A Boy All Spirit: Thoreau MacDonald in the 1920s Edited by John W. Sabean

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A Boy All Spirit: Thoreau MacDonald in the 1920s
Edited by John W. Sabean

8vo. pp. 303. profusely illustrated in b/w. bibliography. index. bds. dw. Penumbra Press, [2002].

New.

ISBN: 1894131290 / 9781894131292


Thoreau MacDonald inherited his surname from his father, J.E.H. MacDonald, the well-known leader of the Group of Seven, and received his first name in honour of his father's favourite author, Henry David Thoreau. It seemed natural that two of his great interests should be art and nature.

Born in 1901, Thoreau was raised in an artistic environment. For many years he worked alongside his father in the famous Studio Building in Toronto. After his father's death in 1932, he continued there as a commercial artist until 1949, when he moved his studio to his home in Thornhill.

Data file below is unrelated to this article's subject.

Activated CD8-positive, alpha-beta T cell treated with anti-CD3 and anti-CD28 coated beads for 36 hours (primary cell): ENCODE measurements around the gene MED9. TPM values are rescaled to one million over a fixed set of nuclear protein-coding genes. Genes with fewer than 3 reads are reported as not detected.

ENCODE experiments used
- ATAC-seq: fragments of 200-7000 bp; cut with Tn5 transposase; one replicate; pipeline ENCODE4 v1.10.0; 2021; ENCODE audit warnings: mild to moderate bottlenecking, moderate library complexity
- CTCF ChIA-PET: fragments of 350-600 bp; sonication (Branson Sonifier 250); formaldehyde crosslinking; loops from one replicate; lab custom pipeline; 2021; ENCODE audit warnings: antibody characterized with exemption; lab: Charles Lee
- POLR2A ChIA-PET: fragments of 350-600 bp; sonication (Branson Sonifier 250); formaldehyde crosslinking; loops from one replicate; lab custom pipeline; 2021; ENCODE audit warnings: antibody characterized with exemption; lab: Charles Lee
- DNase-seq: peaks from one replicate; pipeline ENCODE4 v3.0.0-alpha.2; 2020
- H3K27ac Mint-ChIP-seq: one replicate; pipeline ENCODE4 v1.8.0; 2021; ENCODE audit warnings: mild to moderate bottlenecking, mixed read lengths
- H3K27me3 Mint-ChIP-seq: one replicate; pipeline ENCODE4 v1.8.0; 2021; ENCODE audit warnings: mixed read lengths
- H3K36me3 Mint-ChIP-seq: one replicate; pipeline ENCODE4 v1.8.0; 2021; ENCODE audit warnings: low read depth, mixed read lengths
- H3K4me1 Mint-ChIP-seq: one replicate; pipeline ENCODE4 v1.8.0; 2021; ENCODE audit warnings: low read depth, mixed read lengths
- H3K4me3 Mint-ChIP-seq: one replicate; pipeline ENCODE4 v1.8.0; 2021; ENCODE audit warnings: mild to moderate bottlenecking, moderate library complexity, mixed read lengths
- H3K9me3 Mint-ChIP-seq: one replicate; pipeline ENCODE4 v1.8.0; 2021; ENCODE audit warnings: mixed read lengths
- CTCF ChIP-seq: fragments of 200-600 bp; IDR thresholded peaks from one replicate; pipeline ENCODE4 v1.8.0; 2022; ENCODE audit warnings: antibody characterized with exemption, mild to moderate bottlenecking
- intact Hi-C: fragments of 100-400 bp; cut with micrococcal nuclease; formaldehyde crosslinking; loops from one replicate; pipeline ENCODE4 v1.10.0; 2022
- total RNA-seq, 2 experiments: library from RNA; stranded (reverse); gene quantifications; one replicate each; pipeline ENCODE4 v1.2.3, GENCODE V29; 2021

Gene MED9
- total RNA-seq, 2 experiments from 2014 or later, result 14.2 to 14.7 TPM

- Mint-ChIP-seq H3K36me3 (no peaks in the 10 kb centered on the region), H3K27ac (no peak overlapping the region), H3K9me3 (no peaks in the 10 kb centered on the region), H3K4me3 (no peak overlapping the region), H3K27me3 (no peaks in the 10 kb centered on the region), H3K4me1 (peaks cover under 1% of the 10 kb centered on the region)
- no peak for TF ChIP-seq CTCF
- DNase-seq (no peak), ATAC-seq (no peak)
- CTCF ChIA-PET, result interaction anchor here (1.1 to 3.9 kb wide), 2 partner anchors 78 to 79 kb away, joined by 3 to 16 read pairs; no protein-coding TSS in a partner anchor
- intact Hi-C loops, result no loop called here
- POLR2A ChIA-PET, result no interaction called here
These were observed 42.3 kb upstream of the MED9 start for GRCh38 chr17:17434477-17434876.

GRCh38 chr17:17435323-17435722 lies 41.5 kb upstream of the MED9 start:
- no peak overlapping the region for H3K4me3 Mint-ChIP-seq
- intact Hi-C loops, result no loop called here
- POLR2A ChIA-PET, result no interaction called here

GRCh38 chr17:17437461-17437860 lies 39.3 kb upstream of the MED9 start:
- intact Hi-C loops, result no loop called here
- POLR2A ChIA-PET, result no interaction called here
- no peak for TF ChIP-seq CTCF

Although Thoreau worked with many media during the course of his career, he decided early to go in a different direction from the Group of Seven; he concentrated on black and white illustration - in which he had few equals. When the Group went north to find their subject matter, he stayed behind to depict rural Ontario and its wildlife. E.R. Hunter once wrote that in Thoreau "We have some of the loveliest drawings of bird life in Canada."

Thoreaus artistic career began in 1922, when three of his works were published in The Canadian Forum. He served as the Forum's Art Editor for the next ten years. He is best known, however, for his book illustration and design. In all he designed and/or illustrated
about 200 books.